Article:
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St. Jude Medical Acquires Leadless Pacemaker Developer

Nanostim pacemaker and Euro coin

Nanostim pacemaker compared in size to Euro coin (St. Jude Medical Inc.)

St. Jude Medical, a medical device company in St. Paul, Minnesota, is acquiring Nanostim Inc., a developer of self-contained leadless heart pacemakers in Sunnyvale, California. Shareholders in the privately owned Nanostim can receive up to $188.5 million in upfront cash and milestone payments as a result of the purchase.

St. Jude Medical has a relationship with Nanostim going back to 2011 when the company agreed to help finance Nanostim and develop its pacemaker device, in return for an exclusive option to acquire the company. Under the merger agreement, St. Jude Medical is paying Nanostim shareholders $123.5 million initally, who will also be eligible for up to $65 million in future milestone payments based on revenue targets.

Pacemakers are implanted in patients with an irregular or slower than normal heart rate, a condition known as bradycardia. Conventional pacemakers have a pulse generator with battery and timing circuits that generate regular and normal paced electrical impuses. Those impulses travel through thin wires into the heart called leads, which can also sense the patient’s heart rhythm and transmit those data to the pacemaker’s circuitry that send a compensating electrical signal.

Pulse generators of conventional pacemakers are surgically implanted in a small pocket under the patient’s collarbone, with the leads running to the heart. The leads need time to set in the body that require the patient to keep the area around the pulse generator inactive for a few weeks, otherwise they can loosen or disconnect. Surgical implants also run a risk of infection around the site of the pulse generator.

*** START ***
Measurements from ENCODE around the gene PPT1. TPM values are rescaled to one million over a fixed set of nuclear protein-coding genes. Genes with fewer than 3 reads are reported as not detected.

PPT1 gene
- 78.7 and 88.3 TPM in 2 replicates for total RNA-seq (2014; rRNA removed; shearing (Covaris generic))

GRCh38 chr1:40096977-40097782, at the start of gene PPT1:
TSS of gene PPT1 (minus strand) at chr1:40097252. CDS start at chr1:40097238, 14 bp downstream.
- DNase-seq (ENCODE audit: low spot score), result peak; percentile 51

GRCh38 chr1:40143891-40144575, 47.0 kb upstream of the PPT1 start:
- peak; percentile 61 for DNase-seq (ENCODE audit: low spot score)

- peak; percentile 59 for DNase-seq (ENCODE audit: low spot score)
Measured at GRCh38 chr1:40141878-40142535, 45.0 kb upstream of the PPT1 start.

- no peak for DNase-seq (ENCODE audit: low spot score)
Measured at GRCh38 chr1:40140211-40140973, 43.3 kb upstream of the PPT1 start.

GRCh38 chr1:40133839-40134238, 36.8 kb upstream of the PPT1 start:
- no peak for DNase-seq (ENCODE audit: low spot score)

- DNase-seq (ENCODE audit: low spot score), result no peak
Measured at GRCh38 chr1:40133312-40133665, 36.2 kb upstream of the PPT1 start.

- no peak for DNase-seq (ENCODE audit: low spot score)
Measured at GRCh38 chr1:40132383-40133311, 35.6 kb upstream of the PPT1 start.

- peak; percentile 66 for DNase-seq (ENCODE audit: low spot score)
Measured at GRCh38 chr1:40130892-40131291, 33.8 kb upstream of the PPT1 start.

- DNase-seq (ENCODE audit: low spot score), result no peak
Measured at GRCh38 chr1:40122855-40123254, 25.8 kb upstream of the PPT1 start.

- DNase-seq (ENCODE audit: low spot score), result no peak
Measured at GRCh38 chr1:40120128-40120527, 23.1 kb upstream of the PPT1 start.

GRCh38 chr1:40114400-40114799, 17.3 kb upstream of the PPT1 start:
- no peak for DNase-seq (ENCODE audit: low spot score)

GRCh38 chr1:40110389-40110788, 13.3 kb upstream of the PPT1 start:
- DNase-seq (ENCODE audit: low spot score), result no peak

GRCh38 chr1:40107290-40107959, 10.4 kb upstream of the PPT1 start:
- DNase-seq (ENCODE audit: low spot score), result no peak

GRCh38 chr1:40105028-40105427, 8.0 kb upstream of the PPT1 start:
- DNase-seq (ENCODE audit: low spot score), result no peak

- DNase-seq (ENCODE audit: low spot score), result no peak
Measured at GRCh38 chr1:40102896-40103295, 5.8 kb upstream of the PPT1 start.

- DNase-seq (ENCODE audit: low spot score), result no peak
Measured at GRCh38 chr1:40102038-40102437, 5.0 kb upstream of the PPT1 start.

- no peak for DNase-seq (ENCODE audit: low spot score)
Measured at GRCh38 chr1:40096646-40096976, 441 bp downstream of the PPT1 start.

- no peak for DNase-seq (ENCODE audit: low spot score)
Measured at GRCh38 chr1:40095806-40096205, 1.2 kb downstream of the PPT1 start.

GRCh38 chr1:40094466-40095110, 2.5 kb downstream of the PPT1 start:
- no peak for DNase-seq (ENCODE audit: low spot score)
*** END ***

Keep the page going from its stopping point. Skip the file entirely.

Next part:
The pacemaker made by Nanostim is a self-contained device with the battery, circuitry, and sensors needed for pulse generation sitting inside the heart, removing the need for wire leads. It is implanted with a catheter that sends the device through the femoral vein in the thigh into the heart with a minimally-invasive surgical procedure.

The Nanostim pacemaker is about one-tenth the size of a conventional pacemaker, and because it has no leads nor pocket to hold the device, says St. Jude Medical, is less likely to result in site infections or dislocation of leads that can occur with conventional pacemakers. It can also be repositioned or retrieved after initial implant, such as for battery replacement.

A clinical trial with 36 bradycardia patients in Europe reported earlier this year that the Nanostim pacemaker worked as well as conventional pacemakers. The device received a CE Mark indicating approval for marketing in Europe, and according to St. Jude Medical, received an Investigational Device Exemption from the Food and Drug Administration allowing the company to begin clinical trials of the device in the U.S.

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